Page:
150 Years after Ratification of the 14th Amendment: What Does Equal Protection Mean to Students?
The Ninth Circuit is pleased to announce its 2018 Civics Contest. Students from across the circuit are invited to participate in this exciting event.
Ratified on July 9, 1868, the 14th Amendment to the Constitution provides, in part, that no state can “deny to any person within its jurisdiction the equal protection of the laws.” Over the past 150 years, Congress and the courts have applied this “Equal Protection Clause” to our right to equal educational opportunities.
Students should consider how the Equal Protection Clause applies in high schools, colleges and graduate schools, whether in admissions, classrooms or on athletic fields. Individual students can express their thoughts and ideas in an essay of between 500 and 1,000 words. Individuals and teams of up to three students can produce a 3-5 minute video on the theme. A student may submit both an essay and video. A student may submit only one essay and be involved in the production of only one video.
The essay or video should: 1) Demonstrate an understanding of the historical background of the Equal Protection Clause; 2) Explain the constitutional powers and rights relevant to the noteworthy court cases and laws mentioned below; and 3) Discuss the important role of the Judicial Branch in preserving the rights of Americans to equal education.
The contest website is now open. Contest submission open February 1 and closes on April 1, 2018. Contest entry deadline has been extended to 11:59 pm PST on Sunday, April 8.
The U.S. District Court for the District of Idaho is hosting a local contest to determine the finalists who will go on to compete for cash prizes in the circuit contest. To be eligible to compete in the local contest, students must reside in the State of Idaho.
The circuit will be presenting cash prizes for the essay and video contests -1st place: $2,000 2nd place: $1,000 3rd place: $500. Local district winners in each category will receive -1st place: $1,000 2nd place: $500 3rd place: $250.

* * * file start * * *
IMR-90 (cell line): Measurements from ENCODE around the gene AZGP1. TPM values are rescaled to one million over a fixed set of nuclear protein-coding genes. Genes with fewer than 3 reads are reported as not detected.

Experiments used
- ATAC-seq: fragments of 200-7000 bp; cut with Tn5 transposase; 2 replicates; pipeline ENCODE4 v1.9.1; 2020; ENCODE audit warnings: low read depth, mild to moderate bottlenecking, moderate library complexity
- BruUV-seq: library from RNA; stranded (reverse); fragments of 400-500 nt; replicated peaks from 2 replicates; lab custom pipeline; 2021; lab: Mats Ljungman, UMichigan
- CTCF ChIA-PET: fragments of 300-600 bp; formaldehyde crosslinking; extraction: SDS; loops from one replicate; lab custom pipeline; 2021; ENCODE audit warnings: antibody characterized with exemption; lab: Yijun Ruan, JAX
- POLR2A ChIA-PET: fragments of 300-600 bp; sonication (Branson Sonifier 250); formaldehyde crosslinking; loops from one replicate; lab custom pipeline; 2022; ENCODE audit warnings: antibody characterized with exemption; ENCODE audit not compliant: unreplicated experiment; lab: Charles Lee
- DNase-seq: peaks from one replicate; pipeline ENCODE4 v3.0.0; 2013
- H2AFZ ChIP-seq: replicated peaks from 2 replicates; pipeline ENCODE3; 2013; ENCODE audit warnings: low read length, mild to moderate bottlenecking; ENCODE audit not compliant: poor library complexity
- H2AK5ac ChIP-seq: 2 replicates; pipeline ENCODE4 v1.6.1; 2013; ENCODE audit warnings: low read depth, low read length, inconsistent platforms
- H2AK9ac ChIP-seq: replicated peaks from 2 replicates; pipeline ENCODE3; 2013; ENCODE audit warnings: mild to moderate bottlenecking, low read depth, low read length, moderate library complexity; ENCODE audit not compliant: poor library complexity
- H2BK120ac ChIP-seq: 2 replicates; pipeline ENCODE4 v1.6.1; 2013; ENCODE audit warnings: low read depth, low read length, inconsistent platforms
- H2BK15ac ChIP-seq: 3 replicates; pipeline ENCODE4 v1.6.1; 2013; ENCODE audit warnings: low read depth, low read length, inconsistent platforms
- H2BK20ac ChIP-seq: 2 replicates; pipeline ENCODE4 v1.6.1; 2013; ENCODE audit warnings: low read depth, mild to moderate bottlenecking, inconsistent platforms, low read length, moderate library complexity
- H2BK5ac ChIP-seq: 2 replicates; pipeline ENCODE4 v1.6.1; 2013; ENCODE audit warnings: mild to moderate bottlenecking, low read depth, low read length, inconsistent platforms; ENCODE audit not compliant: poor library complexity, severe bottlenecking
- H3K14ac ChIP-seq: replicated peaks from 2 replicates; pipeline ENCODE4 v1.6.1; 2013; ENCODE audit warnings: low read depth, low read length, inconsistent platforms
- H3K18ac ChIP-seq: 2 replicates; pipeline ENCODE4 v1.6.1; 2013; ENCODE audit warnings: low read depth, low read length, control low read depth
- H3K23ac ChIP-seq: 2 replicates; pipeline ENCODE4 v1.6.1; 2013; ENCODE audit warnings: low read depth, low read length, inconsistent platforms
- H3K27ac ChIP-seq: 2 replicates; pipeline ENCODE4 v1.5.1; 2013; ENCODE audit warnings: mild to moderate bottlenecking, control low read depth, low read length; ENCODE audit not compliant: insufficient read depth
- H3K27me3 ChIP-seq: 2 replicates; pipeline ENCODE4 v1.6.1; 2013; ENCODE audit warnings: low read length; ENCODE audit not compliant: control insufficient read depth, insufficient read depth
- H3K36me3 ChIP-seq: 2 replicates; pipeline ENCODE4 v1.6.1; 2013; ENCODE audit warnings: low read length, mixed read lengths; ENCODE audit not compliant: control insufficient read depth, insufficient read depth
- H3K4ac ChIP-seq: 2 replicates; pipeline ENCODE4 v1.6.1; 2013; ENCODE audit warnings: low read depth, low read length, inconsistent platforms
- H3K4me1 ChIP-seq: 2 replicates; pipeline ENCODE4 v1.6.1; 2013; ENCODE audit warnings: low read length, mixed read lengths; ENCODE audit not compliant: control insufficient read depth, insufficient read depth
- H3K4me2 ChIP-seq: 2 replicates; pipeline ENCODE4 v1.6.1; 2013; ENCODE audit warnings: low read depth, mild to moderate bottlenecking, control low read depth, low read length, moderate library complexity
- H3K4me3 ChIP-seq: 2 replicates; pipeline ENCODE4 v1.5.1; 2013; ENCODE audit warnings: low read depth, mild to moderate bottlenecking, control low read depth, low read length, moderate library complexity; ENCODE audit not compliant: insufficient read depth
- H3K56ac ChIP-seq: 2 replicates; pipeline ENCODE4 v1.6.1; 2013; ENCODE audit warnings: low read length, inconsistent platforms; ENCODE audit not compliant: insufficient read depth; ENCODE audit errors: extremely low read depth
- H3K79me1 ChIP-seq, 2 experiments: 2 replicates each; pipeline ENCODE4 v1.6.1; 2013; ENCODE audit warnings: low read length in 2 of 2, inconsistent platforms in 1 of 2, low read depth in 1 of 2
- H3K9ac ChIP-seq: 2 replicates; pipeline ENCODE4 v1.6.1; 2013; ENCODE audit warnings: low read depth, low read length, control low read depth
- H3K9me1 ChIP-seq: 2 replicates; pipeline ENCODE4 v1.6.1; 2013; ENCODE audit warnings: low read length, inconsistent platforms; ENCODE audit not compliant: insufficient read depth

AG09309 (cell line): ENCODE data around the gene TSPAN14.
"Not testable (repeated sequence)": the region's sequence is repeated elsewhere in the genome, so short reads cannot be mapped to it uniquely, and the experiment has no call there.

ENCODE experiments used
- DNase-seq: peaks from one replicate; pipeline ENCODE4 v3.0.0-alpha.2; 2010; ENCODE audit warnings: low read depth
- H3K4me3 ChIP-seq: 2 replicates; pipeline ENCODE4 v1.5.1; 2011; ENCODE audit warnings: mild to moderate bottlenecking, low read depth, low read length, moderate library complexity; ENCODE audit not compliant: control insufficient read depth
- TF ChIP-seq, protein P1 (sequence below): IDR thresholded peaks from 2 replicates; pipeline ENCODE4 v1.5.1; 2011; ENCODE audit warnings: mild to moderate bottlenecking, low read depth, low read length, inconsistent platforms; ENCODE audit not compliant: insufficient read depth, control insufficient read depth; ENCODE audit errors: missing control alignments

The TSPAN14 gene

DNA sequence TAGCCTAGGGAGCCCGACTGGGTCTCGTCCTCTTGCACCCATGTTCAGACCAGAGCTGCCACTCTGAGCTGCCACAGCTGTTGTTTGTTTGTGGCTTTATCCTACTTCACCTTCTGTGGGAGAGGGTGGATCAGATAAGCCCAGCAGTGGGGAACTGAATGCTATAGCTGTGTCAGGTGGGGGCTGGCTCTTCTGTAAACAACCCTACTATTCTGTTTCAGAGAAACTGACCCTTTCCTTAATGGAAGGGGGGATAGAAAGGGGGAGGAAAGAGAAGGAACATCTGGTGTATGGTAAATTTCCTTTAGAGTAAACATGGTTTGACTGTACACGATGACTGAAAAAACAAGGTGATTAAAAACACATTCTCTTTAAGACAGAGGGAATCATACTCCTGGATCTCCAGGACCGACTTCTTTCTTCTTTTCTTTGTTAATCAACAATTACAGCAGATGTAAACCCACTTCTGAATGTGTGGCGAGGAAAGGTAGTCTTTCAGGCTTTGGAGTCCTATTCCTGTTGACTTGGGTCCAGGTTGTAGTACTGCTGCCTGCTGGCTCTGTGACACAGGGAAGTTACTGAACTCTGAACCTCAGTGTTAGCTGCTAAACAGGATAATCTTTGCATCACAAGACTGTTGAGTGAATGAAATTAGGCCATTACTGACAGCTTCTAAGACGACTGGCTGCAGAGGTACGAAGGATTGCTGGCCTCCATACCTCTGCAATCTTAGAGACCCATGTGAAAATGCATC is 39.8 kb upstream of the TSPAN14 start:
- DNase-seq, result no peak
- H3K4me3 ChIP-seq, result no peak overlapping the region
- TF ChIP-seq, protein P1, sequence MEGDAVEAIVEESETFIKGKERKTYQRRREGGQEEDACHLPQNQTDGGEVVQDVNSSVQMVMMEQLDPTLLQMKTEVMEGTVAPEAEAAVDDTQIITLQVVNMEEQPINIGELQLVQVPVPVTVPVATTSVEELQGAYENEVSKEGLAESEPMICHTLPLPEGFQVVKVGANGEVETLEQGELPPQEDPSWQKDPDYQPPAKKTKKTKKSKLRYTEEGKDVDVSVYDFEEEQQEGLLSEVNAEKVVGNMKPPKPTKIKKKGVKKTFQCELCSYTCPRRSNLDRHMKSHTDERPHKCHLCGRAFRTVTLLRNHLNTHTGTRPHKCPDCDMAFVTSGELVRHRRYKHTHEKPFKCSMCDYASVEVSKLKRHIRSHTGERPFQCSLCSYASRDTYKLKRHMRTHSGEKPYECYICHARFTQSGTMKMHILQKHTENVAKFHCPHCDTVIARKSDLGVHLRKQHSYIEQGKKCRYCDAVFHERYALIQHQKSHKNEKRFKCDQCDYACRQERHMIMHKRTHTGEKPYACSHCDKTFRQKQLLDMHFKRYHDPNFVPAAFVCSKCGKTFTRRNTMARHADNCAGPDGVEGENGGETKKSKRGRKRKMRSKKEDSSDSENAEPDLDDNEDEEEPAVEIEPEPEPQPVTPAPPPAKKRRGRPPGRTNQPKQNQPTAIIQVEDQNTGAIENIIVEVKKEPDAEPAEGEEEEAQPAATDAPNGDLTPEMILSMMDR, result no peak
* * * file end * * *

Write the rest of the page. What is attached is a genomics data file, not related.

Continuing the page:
Should you become a finalist in the contest, you will be required to submit a release form allowing the Ninth Circuit to publish your essay in print publications and on court public websites. In addition, contest winners will be required to provide and authorize use of photographs of themselves in contest-related promotional materials.
Why enter one contest when you can enter two with the same entry?
The Federal Bar Association is also sponsoring a Civics Contest on the same topic. Please visit their contest page for information regarding rules, submission deadlines, prizes and contestant eligibility. The FBA Contest is now closed.
For more information about the district contest, please contact: Kirsten Wilkinson (208) 334-9464/Kirsten_Wilkinson@id.uscourts.gov.
2018 Civics Contest Flyer
FBA Civics Contest flyer
FBA Civics Contest information
Noteworthy Cases and Laws
• Mendez v. Westminster School District, decided in 1947, in which the placement of Mexican-American students into separate “Mexican schools” was found to violate their rights under the Equal Protection Clause;
• Brown v. Board of Education of Topeka, decided in 1954, in which the placement of white and African-American students in different public schools on the basis of race was also found to violate the Equal Protection Clause;
• Lau v. Nichols, decided in 1974, in which the lack of supplemental language instruction in public school for students with limited English proficiency was found to have violated the Civil Rights Act of 1964;
• Regents of the University of California v. Bakke, decided in 1978, and Grutter v. Bollinger and Gratz v. Bollinger, decided in 2003, in which certain affirmative action policies used by two universities to increase minority enrollment were upheld while others were struck down; and
• Endrew F. v. Douglas County School District, decided in 2017, in which public schools were required, under the Individuals with Disabilities Education Act, to provide disabled students with opportunities to make meaningful, “appropriately ambitious” progress, such as grade-level advancement.
Congress applied the Equal Protection Clause to education by enacting laws governing state school programs or activities:
• Title VI of the Civil Rights Act of 1964, which prohibits exclusion of a student based solely on race, color or national origin;
• Title IX of the Civil Rights Act, enacted in 1972, which prohibits exclusion of a student solely on the basis of sex;
• The Rehabilitation Act of 1973, which prohibits exclusion of a student based solely on the basis of a disability; and
• The Individuals with Disabilities Education Act of 1990, which provides protections and educational opportunities for students with disabilities.